Magazine article The CPA Journal

Five Important Properties of Accounting Numbers

Magazine article The CPA Journal

Five Important Properties of Accounting Numbers

Article excerpt

Auditors work with numbers practically every day. There are five interesting properties of accounting numbers that are directly relevant to the day-to-day work of most auditors.

Large Numbers Are Important, Small Numbers Are Not Everyone who works with numbers ends up being distracted, at least occasionally, by insignificant items that have captured their time and attention. To be sure, experience helps in judging whether an item is significant or not. However, unless an auditor makes a concerted effort to stay focused on what is important, she inevitably becomes distracted by minutiae and the myriad exceptions produced by an imperfect world. As a result, the auditor wastes not only her own time and energy, but also the time and energy of client officials and audit staff personnel that interact with her.

Here are a few pointers for developing insight into relative magnitudes when working with numerical data. First, be mindful that Pareto's "20/80 rule" (i.e., 20% of the items account for 80% of the total) fits most heterogeneous economic populations reasonably well. Second, the "largest order of magnitude rule" is an informal technique to avoid insignificant details. Under this rule, the focus is only on items greater than one-tenth the size of the largest item in the population. Third, data residing on computer-accessible files frequently can be graphed or sorted to provide useful insights into relative magnitudes. In the final analysis, however, there is no substitute for keeping perspective, priorities, and purpose firmly fixed in mind when working with numerical data. Perfectionism and the tendency to be distracted by insignificant detail extract a huge cost in auditing.

Noise Tends to Cancel out, Bias Does Not Noise is a statistical term referring to effects of random errors, which have a cumulative expected value of zero. Bias does not have an expected value of zero, but rather a positive or negative value, depending upon intent. When accounting data have been developed in an unbiased manner, income effects of individual misstatements tend to offset one another, especially in large, multidivisional companies. However, when income has been biased via a series of individual actions and judgments, detected misstatements will tend in the same direction.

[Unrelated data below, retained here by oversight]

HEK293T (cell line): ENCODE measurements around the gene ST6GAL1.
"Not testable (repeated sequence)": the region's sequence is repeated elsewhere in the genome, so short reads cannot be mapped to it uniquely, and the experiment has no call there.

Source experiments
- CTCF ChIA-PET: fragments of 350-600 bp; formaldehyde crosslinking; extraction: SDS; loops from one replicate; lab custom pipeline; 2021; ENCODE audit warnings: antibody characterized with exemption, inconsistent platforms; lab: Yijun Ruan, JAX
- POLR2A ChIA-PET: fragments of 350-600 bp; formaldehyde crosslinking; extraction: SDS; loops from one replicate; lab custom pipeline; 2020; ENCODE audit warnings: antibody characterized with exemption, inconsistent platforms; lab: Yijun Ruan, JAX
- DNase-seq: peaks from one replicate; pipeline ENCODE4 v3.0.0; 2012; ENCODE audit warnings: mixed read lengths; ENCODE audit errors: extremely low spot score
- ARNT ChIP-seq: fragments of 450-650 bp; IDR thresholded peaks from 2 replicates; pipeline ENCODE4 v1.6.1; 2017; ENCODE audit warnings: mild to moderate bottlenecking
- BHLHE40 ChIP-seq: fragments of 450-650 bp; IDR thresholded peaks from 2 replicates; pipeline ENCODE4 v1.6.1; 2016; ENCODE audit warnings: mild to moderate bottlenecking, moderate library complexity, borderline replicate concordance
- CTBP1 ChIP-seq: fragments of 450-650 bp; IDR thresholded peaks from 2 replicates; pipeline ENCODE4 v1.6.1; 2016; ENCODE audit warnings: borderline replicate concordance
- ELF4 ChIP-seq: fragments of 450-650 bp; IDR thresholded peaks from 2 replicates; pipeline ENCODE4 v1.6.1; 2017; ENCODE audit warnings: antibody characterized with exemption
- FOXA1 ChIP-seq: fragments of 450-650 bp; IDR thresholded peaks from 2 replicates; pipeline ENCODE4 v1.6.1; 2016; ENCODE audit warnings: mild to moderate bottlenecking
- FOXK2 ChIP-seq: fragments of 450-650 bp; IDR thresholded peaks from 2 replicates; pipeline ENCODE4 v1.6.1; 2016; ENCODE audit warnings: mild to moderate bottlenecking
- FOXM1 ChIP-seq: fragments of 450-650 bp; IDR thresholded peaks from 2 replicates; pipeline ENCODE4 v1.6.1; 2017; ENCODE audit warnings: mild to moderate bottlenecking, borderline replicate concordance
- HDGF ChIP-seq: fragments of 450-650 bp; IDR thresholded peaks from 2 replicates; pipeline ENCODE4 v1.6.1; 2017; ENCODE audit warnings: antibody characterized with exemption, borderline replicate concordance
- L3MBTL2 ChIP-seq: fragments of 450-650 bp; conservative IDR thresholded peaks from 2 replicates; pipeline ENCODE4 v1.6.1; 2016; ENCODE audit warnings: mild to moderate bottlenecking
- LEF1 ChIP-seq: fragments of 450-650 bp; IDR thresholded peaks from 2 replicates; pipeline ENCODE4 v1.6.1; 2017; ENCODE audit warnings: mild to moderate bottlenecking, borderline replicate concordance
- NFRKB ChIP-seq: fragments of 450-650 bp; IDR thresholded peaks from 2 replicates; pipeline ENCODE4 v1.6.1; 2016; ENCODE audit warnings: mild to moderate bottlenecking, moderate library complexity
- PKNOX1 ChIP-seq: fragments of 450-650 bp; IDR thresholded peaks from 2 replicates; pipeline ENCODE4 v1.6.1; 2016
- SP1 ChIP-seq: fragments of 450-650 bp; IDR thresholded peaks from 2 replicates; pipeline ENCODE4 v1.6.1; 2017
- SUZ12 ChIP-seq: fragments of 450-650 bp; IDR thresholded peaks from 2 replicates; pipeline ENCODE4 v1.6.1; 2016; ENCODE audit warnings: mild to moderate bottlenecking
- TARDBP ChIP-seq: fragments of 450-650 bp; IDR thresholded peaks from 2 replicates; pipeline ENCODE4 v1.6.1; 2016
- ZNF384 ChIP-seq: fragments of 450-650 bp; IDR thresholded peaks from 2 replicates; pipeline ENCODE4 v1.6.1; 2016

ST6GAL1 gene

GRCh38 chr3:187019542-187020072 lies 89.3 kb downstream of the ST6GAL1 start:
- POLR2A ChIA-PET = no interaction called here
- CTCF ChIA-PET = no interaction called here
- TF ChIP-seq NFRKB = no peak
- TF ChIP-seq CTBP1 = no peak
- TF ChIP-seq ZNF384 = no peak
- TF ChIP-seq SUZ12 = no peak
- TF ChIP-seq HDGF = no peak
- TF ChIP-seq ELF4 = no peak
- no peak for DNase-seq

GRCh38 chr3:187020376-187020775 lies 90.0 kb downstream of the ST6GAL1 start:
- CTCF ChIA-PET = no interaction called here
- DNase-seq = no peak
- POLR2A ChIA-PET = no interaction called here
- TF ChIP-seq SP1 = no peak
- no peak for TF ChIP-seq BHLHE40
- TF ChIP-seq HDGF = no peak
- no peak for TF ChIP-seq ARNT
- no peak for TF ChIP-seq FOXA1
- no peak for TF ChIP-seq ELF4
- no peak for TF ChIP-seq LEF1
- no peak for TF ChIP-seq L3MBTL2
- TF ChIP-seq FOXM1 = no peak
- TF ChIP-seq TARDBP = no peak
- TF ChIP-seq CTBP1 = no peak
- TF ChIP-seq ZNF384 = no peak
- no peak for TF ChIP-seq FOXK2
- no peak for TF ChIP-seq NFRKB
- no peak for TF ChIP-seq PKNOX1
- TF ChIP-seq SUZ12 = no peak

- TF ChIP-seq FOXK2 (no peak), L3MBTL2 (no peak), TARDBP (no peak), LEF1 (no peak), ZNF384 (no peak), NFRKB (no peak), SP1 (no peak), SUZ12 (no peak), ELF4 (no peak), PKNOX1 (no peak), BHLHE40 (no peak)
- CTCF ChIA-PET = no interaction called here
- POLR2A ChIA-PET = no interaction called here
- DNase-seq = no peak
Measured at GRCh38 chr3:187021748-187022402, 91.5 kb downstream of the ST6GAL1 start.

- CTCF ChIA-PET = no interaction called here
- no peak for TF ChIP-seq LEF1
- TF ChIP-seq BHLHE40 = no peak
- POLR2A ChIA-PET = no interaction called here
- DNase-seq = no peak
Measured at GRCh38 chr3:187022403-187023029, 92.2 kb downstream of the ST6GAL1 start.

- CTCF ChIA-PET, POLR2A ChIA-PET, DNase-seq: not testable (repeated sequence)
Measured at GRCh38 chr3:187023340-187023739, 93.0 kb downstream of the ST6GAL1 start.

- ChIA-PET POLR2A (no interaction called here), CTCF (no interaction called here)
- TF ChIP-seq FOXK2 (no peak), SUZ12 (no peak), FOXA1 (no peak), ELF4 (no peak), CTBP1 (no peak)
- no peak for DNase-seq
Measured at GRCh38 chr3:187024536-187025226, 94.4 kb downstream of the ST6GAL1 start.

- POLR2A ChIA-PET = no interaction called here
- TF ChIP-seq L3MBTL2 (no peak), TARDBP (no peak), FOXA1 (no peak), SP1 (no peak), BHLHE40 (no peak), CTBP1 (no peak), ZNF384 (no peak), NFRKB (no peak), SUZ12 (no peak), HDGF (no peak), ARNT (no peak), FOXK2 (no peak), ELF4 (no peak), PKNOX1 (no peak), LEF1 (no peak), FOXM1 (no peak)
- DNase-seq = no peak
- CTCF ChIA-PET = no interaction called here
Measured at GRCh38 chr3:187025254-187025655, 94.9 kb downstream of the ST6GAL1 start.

At the conclusion of an audit, an auditor may not know which detected misstatements reflect random noise and which, if any, reflect systematic bias. Nonetheless, if she suspects that detected misstatements reflect bias, she may be more inclined to propose adjustments than if she believed otherwise. Client officials normally do not attempt to conceal noise (which has an expected effect on income of zero), but would be expected to attempt to conceal bias (which typically has an effect on income). Hence, if the aggregated effect of detected misstatements is anywhere close to materiality thresholds, an auditor would be prudently concerned about the possibility that further undetected bias would cause the financial statements to be materially misstated.

Editors Note: Under Lee Sers proposal in this month's CPA Journal, all but inconsequential adjustments would have to be recorded That would not, however, eliminate the need to consider whether undetected bias exists.

An Estimate Is No License to Be Sloppy. Accounting information based upon objective facts is usually developed with reasonable care. However, there is a tendency for a noticeable degree of imprecision and lack of analytical rigor to creep into calculations involving accounting estimates. …

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